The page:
# Static pressure on the bottom of cylinder [closed]

i have a little doubt about a very simple problem regarding static pressure on the bottom of two different cylinder. We have the same quantity of liquid inside two cylinder with different section, as displayed in figure that follows

The questions are:

• Since there is the same amount of liquid in the two cylinders, the force exerted by the liquid on the bottom of the two cylinders is the same, right?
• Since the section of the cylinders is different the pressure will be different, right?
• In particular in the cylinder having section $$S_1$$, with $$S_1 >S_2$$, the pressure will be lower, correct?

I know that is a very stupid problem, but some colleagues of mine says that on the bottom of the two cylinder we have the same static pressure but i was not agree with that.

If the density of the liquid is $$\rho$$ then the weight of the liquid in the first cylinder is $$W_1 = \rho h_1 S_1 g$$ and the pressure at the bottom of the first cylinder (neglecting atmospheric pressure) is $$P_1=W_1 / S_1=\rho h_1 g$$. For the second cylinder we have $$W_2 = \rho h_2 S_2 g$$ and $$P_2=W_2 / S_2=\rho h_2 g$$.

So, yes, if $$h_1 then $$P_1. Note that this applies even if the volume of liquid inside the two cylinders is not the same - pressure is always proportional to depth.

Assuming that only gravity is at work here and that the gravitational acceleration is the same on all the liquid, the force exerted on the bottom of the cylinder will be the same, independently of the section of the cylinder. That force will just be $$mg$$ where $$m$$ is the mass of water inside the cylinder.

On the other hand, the static pressure won't be the same being the pressure a measure of oh much force is exerted per unit area. In fact the two pressures will be $$P_1 = \frac{mg}{S_1}<\frac{mg}{S_2} = P_2$$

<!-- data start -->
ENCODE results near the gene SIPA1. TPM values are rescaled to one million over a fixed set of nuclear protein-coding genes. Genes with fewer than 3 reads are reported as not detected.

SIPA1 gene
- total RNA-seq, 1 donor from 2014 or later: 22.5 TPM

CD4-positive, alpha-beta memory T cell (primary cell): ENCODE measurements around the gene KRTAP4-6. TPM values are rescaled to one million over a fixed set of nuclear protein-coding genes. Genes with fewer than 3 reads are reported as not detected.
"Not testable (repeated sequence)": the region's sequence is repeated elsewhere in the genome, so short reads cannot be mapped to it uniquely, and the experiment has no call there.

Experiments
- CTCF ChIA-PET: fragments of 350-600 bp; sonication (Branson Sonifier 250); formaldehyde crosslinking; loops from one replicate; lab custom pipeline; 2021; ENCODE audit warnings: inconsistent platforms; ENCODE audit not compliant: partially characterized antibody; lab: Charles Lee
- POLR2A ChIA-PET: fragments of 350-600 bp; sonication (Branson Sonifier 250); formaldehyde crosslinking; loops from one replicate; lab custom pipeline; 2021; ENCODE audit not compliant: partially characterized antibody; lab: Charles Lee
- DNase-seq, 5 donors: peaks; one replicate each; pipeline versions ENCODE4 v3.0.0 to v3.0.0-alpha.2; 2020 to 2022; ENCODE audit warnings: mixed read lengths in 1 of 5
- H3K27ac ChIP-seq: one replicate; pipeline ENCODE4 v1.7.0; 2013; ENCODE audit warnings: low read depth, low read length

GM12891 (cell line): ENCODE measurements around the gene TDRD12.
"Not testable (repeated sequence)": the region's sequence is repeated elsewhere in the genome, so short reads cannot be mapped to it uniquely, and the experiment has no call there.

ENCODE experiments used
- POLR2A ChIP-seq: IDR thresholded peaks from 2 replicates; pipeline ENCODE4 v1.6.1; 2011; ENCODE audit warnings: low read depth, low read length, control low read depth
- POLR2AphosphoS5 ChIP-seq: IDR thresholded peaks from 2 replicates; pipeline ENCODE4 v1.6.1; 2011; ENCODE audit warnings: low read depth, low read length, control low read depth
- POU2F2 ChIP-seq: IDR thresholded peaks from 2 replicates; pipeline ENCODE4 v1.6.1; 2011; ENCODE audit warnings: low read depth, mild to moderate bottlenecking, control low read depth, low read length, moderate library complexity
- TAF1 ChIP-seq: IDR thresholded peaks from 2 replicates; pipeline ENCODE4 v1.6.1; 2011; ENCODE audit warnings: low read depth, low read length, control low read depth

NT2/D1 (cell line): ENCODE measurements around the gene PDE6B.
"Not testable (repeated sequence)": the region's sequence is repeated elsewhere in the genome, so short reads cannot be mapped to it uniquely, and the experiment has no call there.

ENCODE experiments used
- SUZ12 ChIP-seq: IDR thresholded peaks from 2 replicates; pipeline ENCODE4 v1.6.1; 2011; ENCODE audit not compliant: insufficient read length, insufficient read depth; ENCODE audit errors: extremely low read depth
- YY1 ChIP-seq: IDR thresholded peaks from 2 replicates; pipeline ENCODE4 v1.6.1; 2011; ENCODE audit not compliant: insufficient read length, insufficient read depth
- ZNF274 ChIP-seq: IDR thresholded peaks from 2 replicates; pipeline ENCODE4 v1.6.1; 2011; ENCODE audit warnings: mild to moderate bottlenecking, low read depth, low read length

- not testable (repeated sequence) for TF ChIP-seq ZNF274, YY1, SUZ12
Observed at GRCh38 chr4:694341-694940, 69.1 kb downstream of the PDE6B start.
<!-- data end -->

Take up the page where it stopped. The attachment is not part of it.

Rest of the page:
This is why we can produce diamonds using not so big of a force by concentrating that force on a really small surface area. On the tip of the apparatus which is pressing on carbon like object, the pressure will be so high that a diamond can be created. This is an oversimplification but you get the gist. If now the same force is spread over a bigger surface, at a certain point, you won't get enough pressure to make a diamond.

Both volumes weigh the same. The pressure due to these weights differ though. The pressure on the small surface is higher than that on the big surface.

The same holds for the hydrostatic pressure. The pressure on the water due to the air in the closed space is of course dependent on how much air is contained in that closed space. This pressure can be less, equal, or higher than the pressure imparted by the mass of the water. And again, if the air pressures are equal in both containers, the force on the surfaces will be distributed so that the pressure on the small surface is higher than that on the large surface.

You are correct in all your answers. Since the pressure is force/area you get: $$$$P_1 = \frac{\rho_{liquid}h_1S_1g}{S_1} = \rho_{liquid}gh_1\text{,}$$$$

which is a very well known formula for the pressure of a liquid column. The same stands for $$P_2 = \rho_{liquid}gh_2$$. So it can be seen, using the $$P=\rho gh$$ formula, that your answers are right.